I think the "just save money" argument can be defeat pretty easily. Anyone can have a bit of savings tucked away, suddenly vanish in the blink on an eye due to life and unexpected issues. My roof, for example, has a nice leak in it. That might suck away any attempt at saving for a good year or two due to the possible cost of it. Just save money per month, is not a good or valid argument for a huge amount of people.

Shit can always happen, sure - but you can still save some money. That's what I did. I don't have much money to waste, but $10 a month? If people can't put that much money away each month, they have bigger problems than a hobby like gaming.
Liam Dawe 22 Nov, 2019
I think you missed my point entirely.
Liam Dawe 22 Nov, 2019
Quoting: kokoko3kHow does it compare in terms of input lag and quality to Steam "in home" streaming?
I've never been able to get anything more complicated than Stardew Valley to work nicely with Steam's in home streaming :(
kuhpunkt 22 Nov, 2019
Quoting: Liam DaweI think you missed my point entirely.

What's your point then? :/

I read that as "saving is no argument, because might need the money elsewhere."
Liam Dawe 22 Nov, 2019
Quoting: kuhpunkt
Quoting: Liam DaweI think you missed my point entirely.

What's your point then? :/

I read that as "saving is no argument, because might need the money elsewhere."
Your argument was that VR has been around a few years. Think a little bit more outside your own situation. For some people, they weren't in a position then to save specifically for VR hardware and may not be right now.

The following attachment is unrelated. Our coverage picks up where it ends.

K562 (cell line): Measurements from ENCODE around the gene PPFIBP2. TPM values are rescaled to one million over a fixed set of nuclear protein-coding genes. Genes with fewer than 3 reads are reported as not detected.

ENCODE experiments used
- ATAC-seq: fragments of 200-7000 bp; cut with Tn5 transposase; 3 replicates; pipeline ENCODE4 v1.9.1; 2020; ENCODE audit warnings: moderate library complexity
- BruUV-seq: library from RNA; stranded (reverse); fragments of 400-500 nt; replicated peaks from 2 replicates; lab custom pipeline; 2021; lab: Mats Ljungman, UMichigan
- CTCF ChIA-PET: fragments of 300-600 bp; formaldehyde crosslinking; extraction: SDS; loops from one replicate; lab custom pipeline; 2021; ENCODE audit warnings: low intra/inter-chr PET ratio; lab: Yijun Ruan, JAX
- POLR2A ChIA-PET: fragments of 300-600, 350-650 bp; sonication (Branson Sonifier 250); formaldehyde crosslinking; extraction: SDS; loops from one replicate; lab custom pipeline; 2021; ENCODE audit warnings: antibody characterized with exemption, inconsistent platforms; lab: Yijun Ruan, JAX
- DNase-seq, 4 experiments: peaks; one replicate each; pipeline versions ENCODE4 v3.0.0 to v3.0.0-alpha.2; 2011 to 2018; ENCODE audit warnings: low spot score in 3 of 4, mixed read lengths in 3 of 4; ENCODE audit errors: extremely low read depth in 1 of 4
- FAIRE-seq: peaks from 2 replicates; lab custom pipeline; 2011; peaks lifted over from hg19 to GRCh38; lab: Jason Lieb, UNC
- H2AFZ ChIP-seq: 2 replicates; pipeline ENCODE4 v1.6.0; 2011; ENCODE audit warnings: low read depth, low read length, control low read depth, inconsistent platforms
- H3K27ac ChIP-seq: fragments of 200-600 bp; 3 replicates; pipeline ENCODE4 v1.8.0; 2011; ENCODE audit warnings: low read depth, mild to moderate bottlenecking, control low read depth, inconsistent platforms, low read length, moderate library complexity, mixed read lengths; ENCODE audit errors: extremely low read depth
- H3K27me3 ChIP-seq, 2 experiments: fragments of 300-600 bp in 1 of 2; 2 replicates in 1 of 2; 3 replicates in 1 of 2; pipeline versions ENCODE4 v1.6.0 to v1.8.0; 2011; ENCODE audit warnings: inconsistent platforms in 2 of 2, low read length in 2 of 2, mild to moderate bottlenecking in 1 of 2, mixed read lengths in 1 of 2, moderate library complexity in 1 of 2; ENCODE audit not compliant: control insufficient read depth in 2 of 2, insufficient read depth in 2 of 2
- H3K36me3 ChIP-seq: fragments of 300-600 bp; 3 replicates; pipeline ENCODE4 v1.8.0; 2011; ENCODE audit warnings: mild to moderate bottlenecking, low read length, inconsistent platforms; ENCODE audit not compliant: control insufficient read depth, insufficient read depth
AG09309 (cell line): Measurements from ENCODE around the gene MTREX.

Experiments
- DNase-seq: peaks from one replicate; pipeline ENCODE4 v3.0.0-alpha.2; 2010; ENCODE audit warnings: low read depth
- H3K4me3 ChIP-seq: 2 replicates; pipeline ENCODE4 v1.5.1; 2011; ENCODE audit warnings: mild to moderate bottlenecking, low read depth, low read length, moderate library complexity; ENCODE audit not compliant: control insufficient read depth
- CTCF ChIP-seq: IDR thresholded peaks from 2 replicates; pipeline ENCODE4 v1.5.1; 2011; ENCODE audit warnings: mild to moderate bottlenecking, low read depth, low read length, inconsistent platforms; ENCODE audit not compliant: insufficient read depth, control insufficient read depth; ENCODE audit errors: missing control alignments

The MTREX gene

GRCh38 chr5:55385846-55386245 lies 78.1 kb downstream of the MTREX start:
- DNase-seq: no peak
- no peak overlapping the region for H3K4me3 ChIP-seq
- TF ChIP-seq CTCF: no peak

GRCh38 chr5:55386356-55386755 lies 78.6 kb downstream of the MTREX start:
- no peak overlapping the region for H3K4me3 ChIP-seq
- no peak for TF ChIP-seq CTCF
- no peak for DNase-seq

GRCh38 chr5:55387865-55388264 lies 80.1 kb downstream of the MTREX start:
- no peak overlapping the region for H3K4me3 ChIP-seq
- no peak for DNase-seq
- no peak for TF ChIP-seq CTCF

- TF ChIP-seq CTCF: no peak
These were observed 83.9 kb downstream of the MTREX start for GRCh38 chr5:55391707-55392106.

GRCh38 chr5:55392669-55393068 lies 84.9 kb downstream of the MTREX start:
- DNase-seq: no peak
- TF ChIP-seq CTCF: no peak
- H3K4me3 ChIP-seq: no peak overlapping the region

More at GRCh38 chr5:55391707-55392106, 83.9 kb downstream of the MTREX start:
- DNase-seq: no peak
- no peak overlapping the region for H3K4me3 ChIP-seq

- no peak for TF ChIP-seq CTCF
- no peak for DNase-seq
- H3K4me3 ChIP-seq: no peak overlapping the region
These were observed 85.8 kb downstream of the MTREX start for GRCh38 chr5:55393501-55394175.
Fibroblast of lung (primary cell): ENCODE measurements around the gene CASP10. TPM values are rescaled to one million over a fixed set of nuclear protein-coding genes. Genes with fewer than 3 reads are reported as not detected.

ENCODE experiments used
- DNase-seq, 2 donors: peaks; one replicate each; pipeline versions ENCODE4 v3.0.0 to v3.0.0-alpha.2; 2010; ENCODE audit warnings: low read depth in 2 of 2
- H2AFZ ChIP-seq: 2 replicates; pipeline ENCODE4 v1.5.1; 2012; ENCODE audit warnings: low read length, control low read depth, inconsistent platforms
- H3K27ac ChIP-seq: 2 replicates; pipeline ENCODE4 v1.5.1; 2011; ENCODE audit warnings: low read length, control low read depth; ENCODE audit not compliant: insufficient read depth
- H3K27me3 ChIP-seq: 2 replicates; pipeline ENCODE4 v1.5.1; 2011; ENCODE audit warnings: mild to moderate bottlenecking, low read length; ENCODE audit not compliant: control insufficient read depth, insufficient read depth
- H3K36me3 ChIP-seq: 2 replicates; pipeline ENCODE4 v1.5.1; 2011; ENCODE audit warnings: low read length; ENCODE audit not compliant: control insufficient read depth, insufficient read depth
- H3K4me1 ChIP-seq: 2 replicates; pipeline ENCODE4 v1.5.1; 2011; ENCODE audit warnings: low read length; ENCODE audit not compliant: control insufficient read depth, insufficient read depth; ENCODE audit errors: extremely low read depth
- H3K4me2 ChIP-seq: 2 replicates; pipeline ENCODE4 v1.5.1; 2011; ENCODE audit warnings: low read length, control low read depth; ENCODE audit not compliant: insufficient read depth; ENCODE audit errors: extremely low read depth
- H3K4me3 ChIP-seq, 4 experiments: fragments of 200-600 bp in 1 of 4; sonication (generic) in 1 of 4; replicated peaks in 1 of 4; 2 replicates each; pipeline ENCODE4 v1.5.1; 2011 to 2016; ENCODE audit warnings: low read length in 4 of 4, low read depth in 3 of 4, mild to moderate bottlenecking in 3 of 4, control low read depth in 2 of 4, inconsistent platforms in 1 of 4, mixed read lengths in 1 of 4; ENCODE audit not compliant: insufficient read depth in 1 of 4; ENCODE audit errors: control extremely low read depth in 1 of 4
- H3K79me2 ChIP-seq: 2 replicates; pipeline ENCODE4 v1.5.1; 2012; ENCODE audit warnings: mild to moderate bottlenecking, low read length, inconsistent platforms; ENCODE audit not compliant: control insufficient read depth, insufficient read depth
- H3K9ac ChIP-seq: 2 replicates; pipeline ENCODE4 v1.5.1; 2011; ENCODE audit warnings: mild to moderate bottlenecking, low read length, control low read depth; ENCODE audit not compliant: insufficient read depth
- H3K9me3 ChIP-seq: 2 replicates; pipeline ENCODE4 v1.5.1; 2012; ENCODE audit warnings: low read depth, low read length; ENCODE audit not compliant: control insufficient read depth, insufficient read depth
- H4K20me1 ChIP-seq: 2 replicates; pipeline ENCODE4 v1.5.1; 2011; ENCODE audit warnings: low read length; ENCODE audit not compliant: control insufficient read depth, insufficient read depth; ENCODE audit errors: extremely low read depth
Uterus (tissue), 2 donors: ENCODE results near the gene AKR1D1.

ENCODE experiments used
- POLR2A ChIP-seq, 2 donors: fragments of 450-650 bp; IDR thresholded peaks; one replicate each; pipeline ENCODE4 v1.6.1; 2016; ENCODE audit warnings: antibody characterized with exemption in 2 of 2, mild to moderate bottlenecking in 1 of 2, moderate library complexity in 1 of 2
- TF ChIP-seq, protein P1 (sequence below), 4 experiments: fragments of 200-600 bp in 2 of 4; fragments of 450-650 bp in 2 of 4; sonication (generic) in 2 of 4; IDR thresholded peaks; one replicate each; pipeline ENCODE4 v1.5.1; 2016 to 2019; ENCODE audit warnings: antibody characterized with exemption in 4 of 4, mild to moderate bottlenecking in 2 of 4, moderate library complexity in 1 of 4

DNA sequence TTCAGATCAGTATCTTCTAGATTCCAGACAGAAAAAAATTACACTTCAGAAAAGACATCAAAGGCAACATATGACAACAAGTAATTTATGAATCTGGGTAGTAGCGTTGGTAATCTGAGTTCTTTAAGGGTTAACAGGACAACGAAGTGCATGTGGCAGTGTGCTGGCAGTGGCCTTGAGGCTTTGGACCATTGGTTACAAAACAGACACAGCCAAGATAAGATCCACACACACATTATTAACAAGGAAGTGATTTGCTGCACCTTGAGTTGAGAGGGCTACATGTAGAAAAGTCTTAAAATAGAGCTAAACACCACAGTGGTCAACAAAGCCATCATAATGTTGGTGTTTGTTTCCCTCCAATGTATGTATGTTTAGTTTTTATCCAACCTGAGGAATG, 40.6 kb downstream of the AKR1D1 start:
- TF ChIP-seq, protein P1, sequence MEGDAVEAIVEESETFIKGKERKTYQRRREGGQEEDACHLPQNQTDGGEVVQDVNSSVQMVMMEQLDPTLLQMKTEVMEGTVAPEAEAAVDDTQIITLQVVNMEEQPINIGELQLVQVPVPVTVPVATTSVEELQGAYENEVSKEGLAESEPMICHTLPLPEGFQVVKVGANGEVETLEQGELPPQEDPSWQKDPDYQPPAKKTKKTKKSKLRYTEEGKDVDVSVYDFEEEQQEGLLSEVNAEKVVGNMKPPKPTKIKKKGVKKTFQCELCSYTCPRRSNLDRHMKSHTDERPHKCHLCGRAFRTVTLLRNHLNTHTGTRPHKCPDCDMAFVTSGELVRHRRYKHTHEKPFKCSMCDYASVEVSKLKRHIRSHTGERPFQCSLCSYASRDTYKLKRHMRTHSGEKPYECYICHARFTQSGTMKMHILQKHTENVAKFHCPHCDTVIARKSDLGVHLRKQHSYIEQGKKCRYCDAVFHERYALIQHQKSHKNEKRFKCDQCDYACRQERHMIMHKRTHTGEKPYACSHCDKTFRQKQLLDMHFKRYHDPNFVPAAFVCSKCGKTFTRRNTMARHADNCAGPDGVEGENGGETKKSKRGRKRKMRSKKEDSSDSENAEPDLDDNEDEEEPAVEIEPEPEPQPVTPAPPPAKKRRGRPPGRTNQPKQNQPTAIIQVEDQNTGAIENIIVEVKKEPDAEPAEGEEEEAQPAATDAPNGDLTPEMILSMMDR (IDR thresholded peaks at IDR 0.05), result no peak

Then this as well:
Quoting: kuhpunktShit can always happen, sure - but you can still save some money. That's what I did. I don't have much money to waste, but $10 a month? If people can't put that much money away each month, they have bigger problems than a hobby like gaming.
I know plenty of people who can save £10 a month, but not to then go and spend that on VR hardware. This is part of my point. You can save 10, 30, 50 a month AND need it for other things.

~£350 for a second-hand Vive is still a big cost, that's without going up to the Index at what close to £1000? That's on top of getting your PC to a standard of power even needed for VR in the first place, on top of living expenses, saving for a rainy day, saving for an emergency and so on.

Anyway, I don't think I can coherently come up with any other way to explain my view on expensive VR hardware other than what I've said by now and this is more than a bit off the topic of Stadia :P


Last edited by Liam Dawe on 22 November 2019 at 7:25 pm UTC
velemas 22 Nov, 2019
QuoteFrom a standard user perspective, it does work fine on Linux. Shockingly well too for the most part. I fully expected there to be all sorts of issues and it's fun to see the normal Linux desktop sit alongside Windows and macOS as a supported gaming system for something so big. That's my main takeaway from the testing done.

Why did you expect issues on Linux? I bet it will work fine even on FreeBSD in Chromium. I remember playing OnLive in 2011 (when it was still there) in Wine without issues. It's just a streaming like YT. There is no wow effect in that.
dpanter 22 Nov, 2019
Liam, can you clarify this statement:
QuoteWith a Virgin Media internet connection that gives around 360MB down and about 36MB up
MB = Megabytes
Mb = Megabits
Mbps = Megabits per second (speedtest.net results are Mbps)